The latest edition of Freedom House's annual "Freedom of the Press Report" paints a dire picture of press freedom in South Africa.
A lack of access to information was one of the main concerns raised by the report in relation to the state of press freedom in South Africa. While journalists exercise a number of rights, often in the public interest, including the right of freedom of expression, access to information is a key underlying right that enables the exercise of all these other rights, and it is worrying not only for the press but for the wider society if this enabling right is found to be so much under threat.
Despite being among the stronger performers in Southern Africa, South Africa is ranked only 37th overall for press freedom and has fallen four places from the 33rd position it held last year. The report attributes this drop in rank mainly to:
1. The use of the apartheid-era legislation the National Key Points Act (Act 102 of 1980) to foil any critical reporting on President Jacob Zuma’s controversial Nkandla homestead;
2. The passing through parliament of the Protection of State Information Bill;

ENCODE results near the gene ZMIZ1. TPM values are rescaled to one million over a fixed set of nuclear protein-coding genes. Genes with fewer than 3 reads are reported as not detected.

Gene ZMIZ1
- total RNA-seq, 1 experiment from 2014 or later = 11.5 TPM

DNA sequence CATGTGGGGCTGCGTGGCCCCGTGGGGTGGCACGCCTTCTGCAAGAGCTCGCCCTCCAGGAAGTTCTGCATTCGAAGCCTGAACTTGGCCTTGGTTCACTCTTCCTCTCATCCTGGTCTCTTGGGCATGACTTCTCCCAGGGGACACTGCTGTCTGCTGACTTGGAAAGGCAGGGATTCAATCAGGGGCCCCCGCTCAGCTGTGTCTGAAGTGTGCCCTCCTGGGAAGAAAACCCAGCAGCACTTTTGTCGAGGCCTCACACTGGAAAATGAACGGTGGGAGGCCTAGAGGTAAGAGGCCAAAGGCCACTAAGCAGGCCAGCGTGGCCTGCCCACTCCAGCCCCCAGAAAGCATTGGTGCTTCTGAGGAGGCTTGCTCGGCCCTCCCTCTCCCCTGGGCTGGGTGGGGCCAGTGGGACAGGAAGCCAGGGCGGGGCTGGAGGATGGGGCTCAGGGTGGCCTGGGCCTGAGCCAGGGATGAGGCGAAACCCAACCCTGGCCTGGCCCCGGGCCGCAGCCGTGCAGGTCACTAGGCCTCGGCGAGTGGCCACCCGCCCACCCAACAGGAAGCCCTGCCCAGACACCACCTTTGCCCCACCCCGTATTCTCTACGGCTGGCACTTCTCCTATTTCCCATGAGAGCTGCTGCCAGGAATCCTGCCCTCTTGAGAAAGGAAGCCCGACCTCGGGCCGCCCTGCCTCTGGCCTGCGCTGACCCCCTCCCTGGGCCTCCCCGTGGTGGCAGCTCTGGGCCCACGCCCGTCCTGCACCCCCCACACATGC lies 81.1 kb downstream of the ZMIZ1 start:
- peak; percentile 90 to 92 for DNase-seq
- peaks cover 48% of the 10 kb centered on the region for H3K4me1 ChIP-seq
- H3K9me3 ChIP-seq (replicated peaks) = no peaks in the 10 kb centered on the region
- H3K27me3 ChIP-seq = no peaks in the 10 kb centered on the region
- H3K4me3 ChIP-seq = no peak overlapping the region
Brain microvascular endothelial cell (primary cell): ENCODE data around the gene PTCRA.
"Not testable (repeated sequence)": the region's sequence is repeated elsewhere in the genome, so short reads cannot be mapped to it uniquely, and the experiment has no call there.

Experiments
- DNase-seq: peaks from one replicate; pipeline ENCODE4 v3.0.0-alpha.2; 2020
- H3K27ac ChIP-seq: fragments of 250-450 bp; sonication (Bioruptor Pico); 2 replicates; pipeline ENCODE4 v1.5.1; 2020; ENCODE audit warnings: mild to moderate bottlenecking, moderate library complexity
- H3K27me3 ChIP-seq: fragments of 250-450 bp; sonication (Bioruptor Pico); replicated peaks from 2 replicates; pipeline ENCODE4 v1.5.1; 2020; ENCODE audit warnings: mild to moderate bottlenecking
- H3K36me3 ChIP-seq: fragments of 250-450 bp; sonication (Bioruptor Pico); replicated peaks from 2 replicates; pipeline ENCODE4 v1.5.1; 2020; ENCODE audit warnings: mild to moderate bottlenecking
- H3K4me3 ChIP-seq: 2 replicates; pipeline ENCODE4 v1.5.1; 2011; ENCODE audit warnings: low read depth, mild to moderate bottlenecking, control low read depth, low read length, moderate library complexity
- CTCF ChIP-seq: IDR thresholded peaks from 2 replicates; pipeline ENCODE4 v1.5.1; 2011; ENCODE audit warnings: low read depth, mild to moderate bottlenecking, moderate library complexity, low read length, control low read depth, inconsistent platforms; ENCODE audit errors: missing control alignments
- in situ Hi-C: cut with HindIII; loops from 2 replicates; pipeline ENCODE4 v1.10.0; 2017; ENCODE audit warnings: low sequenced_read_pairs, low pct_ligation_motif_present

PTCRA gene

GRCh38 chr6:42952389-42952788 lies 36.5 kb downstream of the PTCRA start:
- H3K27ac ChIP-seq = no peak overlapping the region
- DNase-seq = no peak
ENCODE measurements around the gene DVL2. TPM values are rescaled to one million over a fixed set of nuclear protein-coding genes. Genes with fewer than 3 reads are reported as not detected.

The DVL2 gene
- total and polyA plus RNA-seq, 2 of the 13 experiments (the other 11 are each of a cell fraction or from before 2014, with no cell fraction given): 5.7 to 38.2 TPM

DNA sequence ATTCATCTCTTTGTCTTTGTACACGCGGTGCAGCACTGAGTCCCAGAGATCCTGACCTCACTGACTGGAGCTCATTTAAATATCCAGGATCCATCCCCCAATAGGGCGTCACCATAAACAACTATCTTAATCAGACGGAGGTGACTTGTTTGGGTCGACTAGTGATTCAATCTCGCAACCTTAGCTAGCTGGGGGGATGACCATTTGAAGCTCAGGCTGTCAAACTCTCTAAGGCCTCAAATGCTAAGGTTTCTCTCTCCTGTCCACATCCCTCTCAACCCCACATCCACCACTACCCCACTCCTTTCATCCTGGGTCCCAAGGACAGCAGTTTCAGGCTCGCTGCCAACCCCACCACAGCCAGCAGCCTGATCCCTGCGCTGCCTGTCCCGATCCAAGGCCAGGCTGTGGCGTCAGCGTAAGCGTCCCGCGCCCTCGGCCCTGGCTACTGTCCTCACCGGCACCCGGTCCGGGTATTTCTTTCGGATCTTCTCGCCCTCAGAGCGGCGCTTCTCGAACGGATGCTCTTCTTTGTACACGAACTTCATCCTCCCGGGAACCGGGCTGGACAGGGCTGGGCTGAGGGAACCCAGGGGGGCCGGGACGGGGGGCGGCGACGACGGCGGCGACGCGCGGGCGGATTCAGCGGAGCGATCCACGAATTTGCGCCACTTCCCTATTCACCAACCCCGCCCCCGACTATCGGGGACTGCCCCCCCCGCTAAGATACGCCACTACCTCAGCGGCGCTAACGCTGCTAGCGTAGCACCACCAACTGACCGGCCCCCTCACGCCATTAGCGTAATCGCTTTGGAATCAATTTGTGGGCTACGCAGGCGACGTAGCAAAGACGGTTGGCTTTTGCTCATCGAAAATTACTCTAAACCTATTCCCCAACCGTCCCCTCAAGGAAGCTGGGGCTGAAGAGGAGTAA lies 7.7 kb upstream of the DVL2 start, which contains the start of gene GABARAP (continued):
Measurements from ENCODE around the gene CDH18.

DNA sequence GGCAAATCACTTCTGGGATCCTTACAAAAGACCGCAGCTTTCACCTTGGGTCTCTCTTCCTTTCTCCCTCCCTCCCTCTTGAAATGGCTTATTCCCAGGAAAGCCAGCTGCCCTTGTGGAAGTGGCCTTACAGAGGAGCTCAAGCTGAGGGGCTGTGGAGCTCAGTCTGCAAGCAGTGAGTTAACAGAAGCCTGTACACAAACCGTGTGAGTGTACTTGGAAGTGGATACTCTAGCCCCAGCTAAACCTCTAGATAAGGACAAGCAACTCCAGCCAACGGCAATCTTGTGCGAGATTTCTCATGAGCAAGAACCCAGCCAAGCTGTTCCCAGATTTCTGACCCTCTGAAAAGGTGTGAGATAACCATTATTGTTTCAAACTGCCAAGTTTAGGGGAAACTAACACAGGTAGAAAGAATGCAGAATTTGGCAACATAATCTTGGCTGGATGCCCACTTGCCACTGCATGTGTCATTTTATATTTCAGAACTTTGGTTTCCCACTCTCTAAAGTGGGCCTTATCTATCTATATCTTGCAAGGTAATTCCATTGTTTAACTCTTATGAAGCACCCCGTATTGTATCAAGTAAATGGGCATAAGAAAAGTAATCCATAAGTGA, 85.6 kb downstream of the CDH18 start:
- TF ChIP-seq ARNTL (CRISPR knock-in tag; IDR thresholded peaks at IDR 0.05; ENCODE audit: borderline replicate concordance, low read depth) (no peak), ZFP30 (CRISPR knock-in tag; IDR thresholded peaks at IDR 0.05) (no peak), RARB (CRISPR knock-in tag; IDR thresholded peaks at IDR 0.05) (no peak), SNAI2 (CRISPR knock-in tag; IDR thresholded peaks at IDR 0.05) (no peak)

3. Attempts to censor freedom of expression including the Film and Publications Board’s proposal to censor blogs, personal websites and Facebook pages; and
4. The proposed resuscitation of the media appeals tribunal especially amid comments from government officials that the media’s coverage of the recent xenophobic attacks in KwaZulu-Natal and Gauteng, and particularly coverage of the murder of Immanuel Sithole, portrays the country in a bad light.
The use of the National Key Points Act to suppress the legitimate exercise of people’s rights was experienced first-hand by Right2Know (R2K) members and led to SAHA putting in a PAIA request on behalf of R2K for a list of National Key Points; that list was released to SAHA and R2K only after the court ordered that the denial of access under PAIA was unlawful and unconstitutional.
The passing of the controversial Protection of State Information Bill through parliament can be seen as an effort to stymie access to information. Should it become an Act this Bill will give wide powers to government officials to classify information as confidential and, more worryingly, carries very serious penalties for the disclosure and possession of classified information, with only a limited public interest defense.
The Film and Publications Board's recent proposal to censor blogs, personal websites and Facebook pages is also a sign of the state’s encroachment on the public’s right to freely received and exchange information.
This report is a sobering reminder of how important the right of access to information is to press freedom and how easily press freedom can be curtailed when that right is limited.
Download FULL Report from Freedom House website
Read section of SOUTH AFRICA